America retains great advantages even in the more competitive
geopolitical era ahead. It is still by far the mightiest military
power and the worldís biggest economy.
Who will run the world in 2021? International institutions such as the
United Nations have been weakened by great-power rivalry. Russia will be a
spoiler, not a leader. In Europe, Boris Johnson will have his hands full
with the aftermath of Brexit, Germanyís Angela Merkel will leave the stage
and Franceís Emmanuel Macron has limited means to pursue his grand ideas.
China is the rising superpower, and an increasingly assertive one, but not
yet keen, let alone able, to take on the burdens of world leadership. The
question is whether America, under President Joe Biden, will be prepared to
step back into the role.
For some years now America, weary of its ďendless warsĒ, has been in
retreat. Barack Obama believed it was time to focus on ďnation-building at
homeĒ. Donald Trump took to withdrawal with gusto, pulling the country out
of a long list of international arrangements, including the Paris climate
agreement, the Iran nuclear deal andóin the middle of a pandemicóthe World
Health Organisation. As America has stepped back, emboldened authoritarian
leaders have stepped forward, posing a challenge to democracies everywhere.
Look ahead, however, and further withdrawal is scarcely an attractive
option. Global threats will multiply, from pandemics to climate change to
space weaponry. And in an increasingly multipolar world, America cannot
count on simply getting its way. It will need to rely on the patient pursuit
of its interests through persuasion, building coalitions and working with
allies. In short, it will have to rely on diplomacy.
This is by no means a dismal prospect. America retains great advantages even
in the more competitive geopolitical era ahead. It is still by far the
mightiest military power and the worldís biggest economy. In contrast to
rivals such as China and Russia, it has steady allies who can help amplify
its influence. And at its best it is a champion of human rights and freedoms
that can inspire people everywhere.
Americans are right to want to limit the flexing of their military muscle.
The strength of Americaís armed forces will always be a vital part of its
ability to exert influence. Yet since the terrorist attacks of September
11th 2001 the superpowerís foreign policy has relied too much on force. It
is time to put diplomacy first.
But just as the demand for sustained, sophisticated American diplomacy is
rising, the capacity of the countryís foreign service to supply it is
dwindling. The State Department is demoralised and suffering from a
hollowing-out of talent. That will be hard to remedy soon.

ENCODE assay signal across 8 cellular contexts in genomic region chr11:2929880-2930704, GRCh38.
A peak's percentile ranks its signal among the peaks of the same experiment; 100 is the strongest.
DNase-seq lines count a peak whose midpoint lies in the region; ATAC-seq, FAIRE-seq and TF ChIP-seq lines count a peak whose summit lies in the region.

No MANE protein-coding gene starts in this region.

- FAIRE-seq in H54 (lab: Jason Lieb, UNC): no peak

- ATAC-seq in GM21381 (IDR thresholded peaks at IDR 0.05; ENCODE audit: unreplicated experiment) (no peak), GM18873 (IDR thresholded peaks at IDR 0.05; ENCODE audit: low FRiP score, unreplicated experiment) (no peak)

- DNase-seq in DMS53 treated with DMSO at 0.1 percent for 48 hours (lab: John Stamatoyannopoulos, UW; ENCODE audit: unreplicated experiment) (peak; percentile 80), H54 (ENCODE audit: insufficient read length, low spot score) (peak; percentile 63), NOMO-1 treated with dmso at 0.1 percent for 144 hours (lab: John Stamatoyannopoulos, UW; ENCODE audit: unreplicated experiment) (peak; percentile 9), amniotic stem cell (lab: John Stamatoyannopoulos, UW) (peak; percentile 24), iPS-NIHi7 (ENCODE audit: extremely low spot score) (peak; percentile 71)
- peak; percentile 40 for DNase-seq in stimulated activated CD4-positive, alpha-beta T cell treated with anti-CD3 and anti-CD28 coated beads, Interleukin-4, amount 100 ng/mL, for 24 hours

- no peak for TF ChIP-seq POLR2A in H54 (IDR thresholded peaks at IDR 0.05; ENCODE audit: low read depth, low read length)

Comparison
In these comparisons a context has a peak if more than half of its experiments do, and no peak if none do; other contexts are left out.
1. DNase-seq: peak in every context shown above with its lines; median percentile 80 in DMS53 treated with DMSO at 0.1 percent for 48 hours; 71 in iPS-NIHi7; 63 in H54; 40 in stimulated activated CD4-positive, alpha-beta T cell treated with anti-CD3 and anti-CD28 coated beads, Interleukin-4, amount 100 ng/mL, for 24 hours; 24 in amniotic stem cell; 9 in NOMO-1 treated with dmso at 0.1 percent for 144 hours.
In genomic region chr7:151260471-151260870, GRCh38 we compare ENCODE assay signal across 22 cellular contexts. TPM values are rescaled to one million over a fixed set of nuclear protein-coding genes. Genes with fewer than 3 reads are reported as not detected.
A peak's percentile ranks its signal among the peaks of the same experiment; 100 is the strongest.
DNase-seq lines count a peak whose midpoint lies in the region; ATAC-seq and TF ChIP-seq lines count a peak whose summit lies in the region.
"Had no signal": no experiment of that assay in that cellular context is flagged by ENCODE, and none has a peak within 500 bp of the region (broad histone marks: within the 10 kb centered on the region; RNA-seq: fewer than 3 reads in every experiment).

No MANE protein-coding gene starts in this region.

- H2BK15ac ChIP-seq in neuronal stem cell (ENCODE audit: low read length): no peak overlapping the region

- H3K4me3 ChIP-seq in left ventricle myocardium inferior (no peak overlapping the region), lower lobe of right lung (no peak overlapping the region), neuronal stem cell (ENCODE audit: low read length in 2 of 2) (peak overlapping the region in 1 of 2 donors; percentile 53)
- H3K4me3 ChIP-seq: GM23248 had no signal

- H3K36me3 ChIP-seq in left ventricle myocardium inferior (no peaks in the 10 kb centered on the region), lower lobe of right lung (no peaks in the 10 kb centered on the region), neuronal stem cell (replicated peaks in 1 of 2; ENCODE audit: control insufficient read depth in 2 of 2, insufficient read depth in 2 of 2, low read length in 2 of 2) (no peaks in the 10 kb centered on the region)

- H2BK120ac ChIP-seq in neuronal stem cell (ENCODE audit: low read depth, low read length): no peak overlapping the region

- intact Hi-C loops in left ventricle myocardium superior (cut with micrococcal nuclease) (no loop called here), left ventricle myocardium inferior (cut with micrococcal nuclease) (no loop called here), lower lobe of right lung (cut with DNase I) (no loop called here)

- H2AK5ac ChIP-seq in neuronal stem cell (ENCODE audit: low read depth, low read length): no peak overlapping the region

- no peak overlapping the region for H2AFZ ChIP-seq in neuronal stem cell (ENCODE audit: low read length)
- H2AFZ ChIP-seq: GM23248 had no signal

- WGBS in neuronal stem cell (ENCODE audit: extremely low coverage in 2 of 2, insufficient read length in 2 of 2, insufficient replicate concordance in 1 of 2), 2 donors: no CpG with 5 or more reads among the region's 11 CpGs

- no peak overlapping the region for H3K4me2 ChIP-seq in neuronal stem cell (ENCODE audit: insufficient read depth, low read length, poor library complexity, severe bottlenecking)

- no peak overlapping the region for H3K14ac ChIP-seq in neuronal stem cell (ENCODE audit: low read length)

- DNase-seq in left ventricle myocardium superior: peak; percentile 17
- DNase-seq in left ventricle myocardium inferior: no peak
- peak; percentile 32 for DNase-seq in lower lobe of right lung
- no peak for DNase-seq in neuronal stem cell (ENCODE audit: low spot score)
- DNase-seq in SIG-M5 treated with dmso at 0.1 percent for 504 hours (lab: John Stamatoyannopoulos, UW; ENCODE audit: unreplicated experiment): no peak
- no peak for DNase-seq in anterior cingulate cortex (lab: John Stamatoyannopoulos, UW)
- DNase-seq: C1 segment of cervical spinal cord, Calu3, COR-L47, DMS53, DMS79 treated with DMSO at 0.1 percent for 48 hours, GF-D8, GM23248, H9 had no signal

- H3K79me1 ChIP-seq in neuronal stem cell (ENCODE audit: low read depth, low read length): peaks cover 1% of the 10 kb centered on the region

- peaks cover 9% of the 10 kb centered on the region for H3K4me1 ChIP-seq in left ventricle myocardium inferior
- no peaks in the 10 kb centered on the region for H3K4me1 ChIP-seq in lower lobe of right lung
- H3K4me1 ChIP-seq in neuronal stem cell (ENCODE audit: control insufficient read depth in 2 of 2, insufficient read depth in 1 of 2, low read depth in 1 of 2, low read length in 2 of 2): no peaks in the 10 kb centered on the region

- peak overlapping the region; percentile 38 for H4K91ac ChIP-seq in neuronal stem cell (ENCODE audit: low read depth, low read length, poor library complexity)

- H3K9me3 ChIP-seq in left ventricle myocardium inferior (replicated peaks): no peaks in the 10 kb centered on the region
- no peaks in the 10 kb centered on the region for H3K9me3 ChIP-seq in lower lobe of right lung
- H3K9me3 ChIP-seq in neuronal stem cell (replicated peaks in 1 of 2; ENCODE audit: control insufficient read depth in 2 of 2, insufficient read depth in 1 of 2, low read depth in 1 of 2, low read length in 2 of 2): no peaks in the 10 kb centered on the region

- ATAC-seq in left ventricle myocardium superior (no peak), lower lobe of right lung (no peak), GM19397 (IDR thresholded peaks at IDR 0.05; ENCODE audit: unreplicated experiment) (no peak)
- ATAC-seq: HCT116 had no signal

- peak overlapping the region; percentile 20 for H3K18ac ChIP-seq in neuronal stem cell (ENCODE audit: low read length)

The troubles of the countryís oldest federal agency did not begin with the
Trump administration but they deepened dramatically under it. Mr Trump
openly referred to ďthe Deep State DepartmentĒ, repeatedly (if
unsuccessfully) proposed slashing its budget and publicly attacked
experienced diplomats, such as those involved with policy towards Ukraine,
whose only crime was to do their job. Career diplomats were virtually shut
out of senior policymaking roles, and the share of political appointees to
ambassadorial rolesótheir main qualification often being the size of their
political donationsóreached new heights. American diplomacy is in crisis.
What can be done? Three times in the past centuryóafter the first world war,
after the second world war and during the cold waróCongress passed
legislation to shape a foreign service fit for the future. Yet in recent
decades Congress has focused on the shape of Americaís armed services and on
the organisation of the countryís homeland security, not on diplomacy.
Whether lawmakers are capable of agreeing on a new framework for the State
Department is open to doubt. With or without a new act, however, America
must rethink its diplomacy for a more contested global landscape.
America, rediscover your Excellency
Plenty of people are starting to do just that, including a group, led by
former ambassadors at Harvardís Kennedy School, who have prepared a road
map. Some of their suggestions involve changes to the way the State
Department bureaucracy works. It is notoriously inflexible and risk-averse.
It badly needs to modernise its career structure, including opening up to
entry at all levels, not least to help it improve its dismal record on
diversity: among Americaís ambassadors abroad, only three are
African-American and four Hispanic. But the big idea is simple and urgent. A
great power has let its foreign service slip, to a dangerous degree. For the
sake of its own future, and for the good of the world, in 2021 America needs
to start reinvesting in diplomacy.